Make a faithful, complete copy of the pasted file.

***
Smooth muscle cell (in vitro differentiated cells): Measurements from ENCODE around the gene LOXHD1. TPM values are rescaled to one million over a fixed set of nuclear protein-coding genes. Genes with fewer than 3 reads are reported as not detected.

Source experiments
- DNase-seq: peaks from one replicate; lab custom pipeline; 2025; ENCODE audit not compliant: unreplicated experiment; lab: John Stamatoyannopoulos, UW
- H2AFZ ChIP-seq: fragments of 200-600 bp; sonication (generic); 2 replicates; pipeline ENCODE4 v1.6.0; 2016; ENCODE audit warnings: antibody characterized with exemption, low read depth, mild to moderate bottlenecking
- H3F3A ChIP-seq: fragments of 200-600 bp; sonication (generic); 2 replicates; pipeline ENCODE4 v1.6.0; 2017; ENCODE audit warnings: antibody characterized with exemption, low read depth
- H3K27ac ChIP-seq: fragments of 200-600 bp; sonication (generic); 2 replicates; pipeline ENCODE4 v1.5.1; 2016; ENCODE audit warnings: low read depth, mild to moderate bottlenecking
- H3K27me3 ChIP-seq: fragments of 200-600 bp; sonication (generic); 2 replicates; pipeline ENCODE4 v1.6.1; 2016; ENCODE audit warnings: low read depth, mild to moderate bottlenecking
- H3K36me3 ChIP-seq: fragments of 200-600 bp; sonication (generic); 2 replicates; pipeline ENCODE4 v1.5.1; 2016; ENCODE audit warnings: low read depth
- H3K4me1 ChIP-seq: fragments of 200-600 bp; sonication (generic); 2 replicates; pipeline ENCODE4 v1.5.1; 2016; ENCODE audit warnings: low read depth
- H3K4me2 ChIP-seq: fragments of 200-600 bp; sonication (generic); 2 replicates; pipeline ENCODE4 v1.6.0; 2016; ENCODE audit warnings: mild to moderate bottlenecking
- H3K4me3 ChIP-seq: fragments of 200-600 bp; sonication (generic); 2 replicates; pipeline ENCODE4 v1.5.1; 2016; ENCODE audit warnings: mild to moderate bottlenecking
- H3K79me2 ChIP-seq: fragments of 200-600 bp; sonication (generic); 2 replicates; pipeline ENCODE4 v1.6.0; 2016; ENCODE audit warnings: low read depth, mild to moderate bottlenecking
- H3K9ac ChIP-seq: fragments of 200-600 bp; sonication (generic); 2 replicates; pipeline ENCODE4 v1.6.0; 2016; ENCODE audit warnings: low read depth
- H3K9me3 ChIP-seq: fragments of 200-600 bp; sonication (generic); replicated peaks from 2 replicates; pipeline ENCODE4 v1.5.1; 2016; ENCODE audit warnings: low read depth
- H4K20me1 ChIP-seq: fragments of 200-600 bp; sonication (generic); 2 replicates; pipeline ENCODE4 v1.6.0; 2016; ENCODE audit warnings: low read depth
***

Smooth muscle cell (in vitro differentiated cells): Measurements from ENCODE around the gene LOXHD1. TPM values are rescaled to one million over a fixed set of nuclear protein-coding genes. Genes with fewer than 3 reads are reported as not detected.

Source experiments
- DNase-seq: peaks from one replicate; lab custom pipeline; 2025; ENCODE audit not compliant: unreplicated experiment; lab: John Stamatoyannopoulos, UW
- H2AFZ ChIP-seq: fragments of 200-600 bp; sonication (generic); 2 replicates; pipeline ENCODE4 v1.6.0; 2016; ENCODE audit warnings: antibody characterized with exemption, low read depth, mild to moderate bottlenecking
- H3F3A ChIP-seq: fragments of 200-600 bp; sonication (generic); 2 replicates; pipeline ENCODE4 v1.6.0; 2017; ENCODE audit warnings: antibody characterized with exemption, low read depth
- H3K27ac ChIP-seq: fragments of 200-600 bp; sonication (generic); 2 replicates; pipeline ENCODE4 v1.5.1; 2016; ENCODE audit warnings: low read depth, mild to moderate bottlenecking
- H3K27me3 ChIP-seq: fragments of 200-600 bp; sonication (generic); 2 replicates; pipeline ENCODE4 v1.6.1; 2016; ENCODE audit warnings: low read depth, mild to moderate bottlenecking
- H3K36me3 ChIP-seq: fragments of 200-600 bp; sonication (generic); 2 replicates; pipeline ENCODE4 v1.5.1; 2016; ENCODE audit warnings: low read depth
- H3K4me1 ChIP-seq: fragments of 200-600 bp; sonication (generic); 2 replicates; pipeline ENCODE4 v1.5.1; 2016; ENCODE audit warnings: low read depth
- H3K4me2 ChIP-seq: fragments of 200-600 bp; sonication (generic); 2 replicates; pipeline ENCODE4 v1.6.0; 2016; ENCODE audit warnings: mild to moderate bottlenecking
- H3K4me3 ChIP-seq: fragments of 200-600 bp; sonication (generic); 2 replicates; pipeline ENCODE4 v1.5.1; 2016; ENCODE audit warnings: mild to moderate bottlenecking
- H3K79me2 ChIP-seq: fragments of 200-600 bp; sonication (generic); 2 replicates; pipeline ENCODE4 v1.6.0; 2016; ENCODE audit warnings: low read depth, mild to moderate bottlenecking
- H3K9ac ChIP-seq: fragments of 200-600 bp; sonication (generic); 2 replicates; pipeline ENCODE4 v1.6.0; 2016; ENCODE audit warnings: low read depth
- H3K9me3 ChIP-seq: fragments of 200-600 bp; sonication (generic); replicated peaks from 2 replicates; pipeline ENCODE4 v1.5.1; 2016; ENCODE audit warnings: low read depth
- H4K20me1 ChIP-seq: fragments of 200-600 bp; sonication (generic); 2 replicates; pipeline ENCODE4 v1.6.0; 2016; ENCODE audit warnings: low read depth